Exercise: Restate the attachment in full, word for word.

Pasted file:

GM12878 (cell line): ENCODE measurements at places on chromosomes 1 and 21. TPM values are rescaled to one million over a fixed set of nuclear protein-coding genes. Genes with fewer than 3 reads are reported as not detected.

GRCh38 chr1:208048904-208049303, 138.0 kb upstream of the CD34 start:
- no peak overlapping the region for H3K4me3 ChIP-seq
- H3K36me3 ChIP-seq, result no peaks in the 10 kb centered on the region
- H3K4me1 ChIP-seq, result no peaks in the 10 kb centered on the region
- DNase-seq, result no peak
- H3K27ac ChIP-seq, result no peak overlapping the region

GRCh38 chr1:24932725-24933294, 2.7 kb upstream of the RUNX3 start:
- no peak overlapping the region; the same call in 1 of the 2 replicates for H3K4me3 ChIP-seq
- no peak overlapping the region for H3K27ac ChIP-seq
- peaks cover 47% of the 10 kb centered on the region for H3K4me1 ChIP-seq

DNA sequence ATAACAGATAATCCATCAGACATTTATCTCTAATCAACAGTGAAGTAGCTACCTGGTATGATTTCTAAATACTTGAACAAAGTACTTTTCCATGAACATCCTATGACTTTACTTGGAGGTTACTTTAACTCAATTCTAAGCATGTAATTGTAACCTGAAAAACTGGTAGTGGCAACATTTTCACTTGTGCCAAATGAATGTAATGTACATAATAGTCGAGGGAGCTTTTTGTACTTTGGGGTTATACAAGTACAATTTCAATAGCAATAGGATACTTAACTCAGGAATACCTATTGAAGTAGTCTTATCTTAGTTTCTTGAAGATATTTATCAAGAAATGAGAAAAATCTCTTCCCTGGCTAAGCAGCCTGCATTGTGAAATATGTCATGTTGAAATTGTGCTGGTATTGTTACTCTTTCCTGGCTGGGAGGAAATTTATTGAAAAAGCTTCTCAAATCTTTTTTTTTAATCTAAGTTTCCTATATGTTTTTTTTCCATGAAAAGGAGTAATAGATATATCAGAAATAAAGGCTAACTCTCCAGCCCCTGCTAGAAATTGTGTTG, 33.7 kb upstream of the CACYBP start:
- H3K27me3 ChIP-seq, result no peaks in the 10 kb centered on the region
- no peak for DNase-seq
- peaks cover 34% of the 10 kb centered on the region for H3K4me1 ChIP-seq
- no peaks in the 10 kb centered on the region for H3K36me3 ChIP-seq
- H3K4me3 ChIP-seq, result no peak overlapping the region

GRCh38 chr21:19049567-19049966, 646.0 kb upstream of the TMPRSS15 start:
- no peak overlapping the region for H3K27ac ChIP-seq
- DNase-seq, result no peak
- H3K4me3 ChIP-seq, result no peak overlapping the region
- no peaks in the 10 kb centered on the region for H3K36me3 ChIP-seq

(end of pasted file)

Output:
GM12878 (cell line): ENCODE measurements at places on chromosomes 1 and 21. TPM values are rescaled to one million over a fixed set of nuclear protein-coding genes. Genes with fewer than 3 reads are reported as not detected.

GRCh38 chr1:208048904-208049303, 138.0 kb upstream of the CD34 start:
- no peak overlapping the region for H3K4me3 ChIP-seq
- H3K36me3 ChIP-seq, result no peaks in the 10 kb centered on the region
- H3K4me1 ChIP-seq, result no peaks in the 10 kb centered on the region
- DNase-seq, result no peak
- H3K27ac ChIP-seq, result no peak overlapping the region

GRCh38 chr1:24932725-24933294, 2.7 kb upstream of the RUNX3 start:
- no peak overlapping the region; the same call in 1 of the 2 replicates for H3K4me3 ChIP-seq
- no peak overlapping the region for H3K27ac ChIP-seq
- peaks cover 47% of the 10 kb centered on the region for H3K4me1 ChIP-seq

DNA sequence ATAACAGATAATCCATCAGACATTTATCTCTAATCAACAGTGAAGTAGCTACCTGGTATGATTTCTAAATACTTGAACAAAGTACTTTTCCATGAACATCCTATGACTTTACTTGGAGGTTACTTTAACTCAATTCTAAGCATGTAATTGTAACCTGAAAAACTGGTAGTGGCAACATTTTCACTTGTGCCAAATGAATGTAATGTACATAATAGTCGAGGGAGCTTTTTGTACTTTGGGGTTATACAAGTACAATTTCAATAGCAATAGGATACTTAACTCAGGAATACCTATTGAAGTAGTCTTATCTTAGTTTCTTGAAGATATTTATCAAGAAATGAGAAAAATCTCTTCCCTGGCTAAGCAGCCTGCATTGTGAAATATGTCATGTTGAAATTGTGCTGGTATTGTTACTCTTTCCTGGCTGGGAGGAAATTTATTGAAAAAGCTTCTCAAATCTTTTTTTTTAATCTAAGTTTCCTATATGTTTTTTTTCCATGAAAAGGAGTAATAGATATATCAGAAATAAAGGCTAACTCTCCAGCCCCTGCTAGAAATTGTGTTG, 33.7 kb upstream of the CACYBP start:
- H3K27me3 ChIP-seq, result no peaks in the 10 kb centered on the region
- no peak for DNase-seq
- peaks cover 34% of the 10 kb centered on the region for H3K4me1 ChIP-seq
- no peaks in the 10 kb centered on the region for H3K36me3 ChIP-seq
- H3K4me3 ChIP-seq, result no peak overlapping the region

GRCh38 chr21:19049567-19049966, 646.0 kb upstream of the TMPRSS15 start:
- no peak overlapping the region for H3K27ac ChIP-seq
- DNase-seq, result no peak
- H3K4me3 ChIP-seq, result no peak overlapping the region
- no peaks in the 10 kb centered on the region for H3K36me3 ChIP-seq